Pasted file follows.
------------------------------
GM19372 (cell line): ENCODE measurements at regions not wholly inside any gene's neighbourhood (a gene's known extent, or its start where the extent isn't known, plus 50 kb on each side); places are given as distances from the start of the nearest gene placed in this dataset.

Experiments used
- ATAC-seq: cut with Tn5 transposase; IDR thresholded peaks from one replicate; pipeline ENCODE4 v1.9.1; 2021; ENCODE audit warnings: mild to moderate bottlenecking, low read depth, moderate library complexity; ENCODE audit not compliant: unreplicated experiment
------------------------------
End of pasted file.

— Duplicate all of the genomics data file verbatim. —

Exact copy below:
GM19372 (cell line): ENCODE measurements at regions not wholly inside any gene's neighbourhood (a gene's known extent, or its start where the extent isn't known, plus 50 kb on each side); places are given as distances from the start of the nearest gene placed in this dataset.

Experiments used
- ATAC-seq: cut with Tn5 transposase; IDR thresholded peaks from one replicate; pipeline ENCODE4 v1.9.1; 2021; ENCODE audit warnings: mild to moderate bottlenecking, low read depth, moderate library complexity; ENCODE audit not compliant: unreplicated experiment